• Taiwan (850)
  • Belgium, China, Finland, India,  South Korea, United Kingdom, Ukraine, Russia, Slovakia, Czech Republic, Armenia, Slovenia, Croatia, Romania,  Hungary, Bulgaria, Spain,  Pakistan, Argentina, Brazil, Mexico,  South Africa, Canada (810)
  • Germany, Sweden, Netherlands (800)
  • Switzerland  (750)

JPNUKE facilities en
Japan’s Nuclear Facilities. Copyright © Nuclear Regulation Authority (NRA, Japan). All Rights Reserved.

Global Map of Nuclear Power Plants

world npp as of august 2005

Notes:

  1. The list represents a snapshot of events at the time of calculating the probabilities. Any forecast posted  here is subject to numerous variable factors.
  2. Figures in the bracket represent the probability of an incident occurring out of 1,000; the forecast duration is valid for the next 50  months.
  3. Probability includes a significant worsening of Fukushima nuclear disaster, and future quakes forecast for Japan.
  4. A nuclear incident is defined as a level 5 (Accident With Wider Consequences), or worse, on the International Nuclear and Radiological Event Scale (INES). See below.
  5. Safety issues considered in compiling these lists include the age, number of units and capacity of nuclear reactors in each country/state, previous incidents, probability of damage from human-enhanced natural disasters, e.g., earthquakes, tsunamis, volcanic activity, hurricanes, tornadoes, storms, wildfires, flooding…]
  6. The  Blog’s knowledge concerning the extent to which the factors described in (3) might worsen during the forecast period greatly influences the forecast. (Last UPDATED: June 26, 2011)

IMPORTANT NOTICE:
The Internet Mafia has previously censored Public Health Emergency, global health warnings and any and ALL information posted on this blog concerning nuclear disasters, nuclear energy and the global nuclear mafia. The cabal have specifically blocked or buried blog entries on Fukushima Daiichi NPP.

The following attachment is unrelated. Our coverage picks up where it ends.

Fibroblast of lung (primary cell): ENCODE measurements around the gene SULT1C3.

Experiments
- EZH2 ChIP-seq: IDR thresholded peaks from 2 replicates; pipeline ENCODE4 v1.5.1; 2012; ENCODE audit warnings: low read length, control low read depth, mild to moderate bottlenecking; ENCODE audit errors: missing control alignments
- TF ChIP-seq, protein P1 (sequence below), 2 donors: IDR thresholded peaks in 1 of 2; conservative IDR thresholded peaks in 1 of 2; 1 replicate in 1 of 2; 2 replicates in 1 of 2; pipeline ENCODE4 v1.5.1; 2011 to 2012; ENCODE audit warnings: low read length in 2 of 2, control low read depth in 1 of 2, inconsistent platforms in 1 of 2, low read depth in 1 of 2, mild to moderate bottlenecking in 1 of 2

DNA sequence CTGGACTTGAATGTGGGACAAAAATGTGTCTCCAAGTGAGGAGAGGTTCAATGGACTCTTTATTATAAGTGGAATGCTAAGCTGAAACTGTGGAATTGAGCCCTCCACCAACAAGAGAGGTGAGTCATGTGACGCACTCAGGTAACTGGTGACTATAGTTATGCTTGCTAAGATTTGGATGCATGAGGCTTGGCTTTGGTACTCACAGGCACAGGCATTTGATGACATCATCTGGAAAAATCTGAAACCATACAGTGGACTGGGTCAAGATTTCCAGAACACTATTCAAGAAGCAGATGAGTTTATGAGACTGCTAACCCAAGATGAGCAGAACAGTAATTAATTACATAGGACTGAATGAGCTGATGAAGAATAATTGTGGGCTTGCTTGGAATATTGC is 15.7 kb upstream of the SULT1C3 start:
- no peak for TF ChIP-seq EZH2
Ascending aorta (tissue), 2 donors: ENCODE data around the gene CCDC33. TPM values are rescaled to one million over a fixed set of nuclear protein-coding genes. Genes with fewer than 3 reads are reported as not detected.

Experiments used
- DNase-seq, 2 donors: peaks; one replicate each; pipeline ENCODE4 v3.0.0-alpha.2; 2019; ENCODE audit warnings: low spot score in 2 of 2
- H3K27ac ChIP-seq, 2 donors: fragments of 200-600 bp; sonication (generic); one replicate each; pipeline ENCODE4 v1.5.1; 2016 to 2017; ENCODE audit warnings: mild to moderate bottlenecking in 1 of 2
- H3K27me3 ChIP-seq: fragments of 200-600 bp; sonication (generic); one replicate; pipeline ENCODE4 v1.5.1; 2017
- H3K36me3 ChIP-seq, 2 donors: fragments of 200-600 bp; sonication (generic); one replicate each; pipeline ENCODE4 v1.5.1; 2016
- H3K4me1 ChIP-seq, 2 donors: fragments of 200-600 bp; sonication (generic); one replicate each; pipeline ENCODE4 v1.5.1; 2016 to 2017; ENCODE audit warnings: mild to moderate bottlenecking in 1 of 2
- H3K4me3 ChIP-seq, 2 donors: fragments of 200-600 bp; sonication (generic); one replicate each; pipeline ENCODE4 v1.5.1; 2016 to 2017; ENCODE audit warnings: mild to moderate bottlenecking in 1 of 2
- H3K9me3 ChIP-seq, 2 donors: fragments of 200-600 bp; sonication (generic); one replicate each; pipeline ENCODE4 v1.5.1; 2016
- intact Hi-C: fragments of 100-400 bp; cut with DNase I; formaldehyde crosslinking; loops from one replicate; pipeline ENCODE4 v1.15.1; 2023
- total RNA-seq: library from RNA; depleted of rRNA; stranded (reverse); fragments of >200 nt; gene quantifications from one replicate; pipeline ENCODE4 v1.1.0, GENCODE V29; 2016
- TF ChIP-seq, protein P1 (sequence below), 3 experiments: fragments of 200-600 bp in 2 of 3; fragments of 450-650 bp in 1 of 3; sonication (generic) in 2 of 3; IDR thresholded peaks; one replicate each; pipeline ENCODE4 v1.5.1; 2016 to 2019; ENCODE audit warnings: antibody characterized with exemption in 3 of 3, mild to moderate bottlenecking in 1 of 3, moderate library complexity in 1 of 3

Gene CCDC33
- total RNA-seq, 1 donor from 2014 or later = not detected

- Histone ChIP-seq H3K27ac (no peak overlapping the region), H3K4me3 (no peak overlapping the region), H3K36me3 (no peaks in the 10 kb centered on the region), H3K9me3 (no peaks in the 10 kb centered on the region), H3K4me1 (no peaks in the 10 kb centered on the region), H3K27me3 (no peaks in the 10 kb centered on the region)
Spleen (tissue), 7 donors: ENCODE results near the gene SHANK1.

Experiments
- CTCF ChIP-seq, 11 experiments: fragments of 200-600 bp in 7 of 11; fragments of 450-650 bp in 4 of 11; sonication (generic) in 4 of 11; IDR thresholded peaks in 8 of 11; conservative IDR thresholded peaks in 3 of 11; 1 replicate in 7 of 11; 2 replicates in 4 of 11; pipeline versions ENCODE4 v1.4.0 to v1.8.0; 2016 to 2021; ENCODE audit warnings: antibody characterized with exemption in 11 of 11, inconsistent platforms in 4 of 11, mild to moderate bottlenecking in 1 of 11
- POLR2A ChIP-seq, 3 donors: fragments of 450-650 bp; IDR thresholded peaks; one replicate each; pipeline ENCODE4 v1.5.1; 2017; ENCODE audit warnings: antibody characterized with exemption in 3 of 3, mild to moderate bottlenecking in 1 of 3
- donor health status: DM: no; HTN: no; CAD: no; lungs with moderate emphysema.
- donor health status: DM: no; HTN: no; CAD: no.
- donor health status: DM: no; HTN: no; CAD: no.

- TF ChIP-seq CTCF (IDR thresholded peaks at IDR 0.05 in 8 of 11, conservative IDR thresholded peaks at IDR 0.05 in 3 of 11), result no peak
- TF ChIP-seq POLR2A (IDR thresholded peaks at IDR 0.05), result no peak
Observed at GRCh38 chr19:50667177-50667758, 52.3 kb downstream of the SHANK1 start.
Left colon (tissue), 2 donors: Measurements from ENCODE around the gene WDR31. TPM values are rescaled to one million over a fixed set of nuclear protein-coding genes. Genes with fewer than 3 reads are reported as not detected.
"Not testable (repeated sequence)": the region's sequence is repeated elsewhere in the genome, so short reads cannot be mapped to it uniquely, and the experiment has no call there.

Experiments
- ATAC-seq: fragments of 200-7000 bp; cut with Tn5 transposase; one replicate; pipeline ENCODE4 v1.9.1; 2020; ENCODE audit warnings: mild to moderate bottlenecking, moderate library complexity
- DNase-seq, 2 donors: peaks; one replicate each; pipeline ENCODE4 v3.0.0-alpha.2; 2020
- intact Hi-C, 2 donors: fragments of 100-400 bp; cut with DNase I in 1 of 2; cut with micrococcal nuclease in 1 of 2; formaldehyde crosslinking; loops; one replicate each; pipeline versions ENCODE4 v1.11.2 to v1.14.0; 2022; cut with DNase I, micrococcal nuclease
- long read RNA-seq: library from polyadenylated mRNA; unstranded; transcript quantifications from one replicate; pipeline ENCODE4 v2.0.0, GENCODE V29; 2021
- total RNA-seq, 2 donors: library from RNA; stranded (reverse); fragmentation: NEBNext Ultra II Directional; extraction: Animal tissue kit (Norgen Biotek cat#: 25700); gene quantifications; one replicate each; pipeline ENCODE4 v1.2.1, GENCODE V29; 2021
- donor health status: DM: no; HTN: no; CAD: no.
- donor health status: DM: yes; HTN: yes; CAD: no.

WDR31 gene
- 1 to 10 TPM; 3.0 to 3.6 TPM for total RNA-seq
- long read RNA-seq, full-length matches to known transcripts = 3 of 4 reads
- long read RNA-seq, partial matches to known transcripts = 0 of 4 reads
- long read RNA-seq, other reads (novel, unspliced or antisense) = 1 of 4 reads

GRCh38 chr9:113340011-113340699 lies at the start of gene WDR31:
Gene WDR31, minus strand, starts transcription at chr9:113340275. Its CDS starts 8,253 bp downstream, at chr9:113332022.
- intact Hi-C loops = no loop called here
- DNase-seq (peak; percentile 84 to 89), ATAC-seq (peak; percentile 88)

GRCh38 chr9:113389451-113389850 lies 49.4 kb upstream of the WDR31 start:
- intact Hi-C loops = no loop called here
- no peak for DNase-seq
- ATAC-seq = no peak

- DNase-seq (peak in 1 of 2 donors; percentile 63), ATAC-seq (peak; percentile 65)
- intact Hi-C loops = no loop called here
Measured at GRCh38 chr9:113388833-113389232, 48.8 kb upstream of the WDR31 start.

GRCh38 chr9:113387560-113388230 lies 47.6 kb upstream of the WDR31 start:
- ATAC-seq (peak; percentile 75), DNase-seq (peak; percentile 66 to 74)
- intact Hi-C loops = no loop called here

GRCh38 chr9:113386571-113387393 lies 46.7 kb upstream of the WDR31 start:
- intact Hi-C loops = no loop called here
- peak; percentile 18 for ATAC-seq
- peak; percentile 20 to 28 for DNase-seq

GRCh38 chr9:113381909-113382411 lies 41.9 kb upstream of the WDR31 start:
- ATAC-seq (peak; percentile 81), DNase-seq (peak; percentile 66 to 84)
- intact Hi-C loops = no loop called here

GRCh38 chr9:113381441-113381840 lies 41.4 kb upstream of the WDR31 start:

What is a lethal dose of radiation from a single Exposure?

Studies of the 1945 atomic bombing at Hiroshima and Nagasaki show that 100 percent of victims whose bodies were exposed to 600,000 millirems (6,000 mSv) died from radiation. About 50 percent of victims who received  450,000 millirems (4,500 mSv) of radiation also died.

(Note: Rem is a unit of ionizing radiation equal to the amount that produces the same damage to humans as one roentgen of high-voltage x-rays.  Source: MIT)

1 rem = 10 mSv or 10,000 µSv  (1 Sv = 100 rem)

Background Radiation in microsieverts per year (µSv/yr)

  • Average background radiation (US):  3,000
  • Higher altitudes (e.g, Denver): 4,000

“Safe Levels” of Radiation (U.S.)

Limits above natural background radiation levels (average 3,000 microsieverts per year) and medical radiation:

  • Occupation Limit: Maximum of 50,000 µSv (the limit for a worker using radiation)
  • Average Natural Background: 3,000 µSv

[Note: Lifetime cumulative exposure should be limited to a person’s age multiplied by 10 millirems, e.g., a 70-year-old person, 70,000 millirems.]

Adults

  • Max single dose for an adult: 30,000µSv
  • Annual total dose: 50,000µSv

Under 18

  • Max single dose for a person aged under 18 years: 3,000µSv (whole body equivalent)
  • Annual total exposure: 5,000µSv

Fetal Exposure

  • Maximum limit for fetal exposure during gestation period:  500 µSv per month above background levels

Medical

  • Single Chest X-ray (the whole body equivalent): 20µSv

Air Travel

  • Coast-to-coast US round trip flight: 120µSv

*Note:  Radiation dose of about 2,000 millisieverts (200,000 millirems) cause serious illness.

Half-life of some radioactive elements

[NOTE: Half-life is the time taken for a radioactive substance to decay by half.]

  • Cesium-134 ~ 2  years
  • Cesium-137 ~ 30 years
  • Iodine-131 ~ 8 days
  • Plutonium-239 ~ 24,200 years
  • Ruthenium-103 ~ 39 days [Ruthenium is a fission product of uranium-235.]
  • Ruthenium-106 ~ 374 days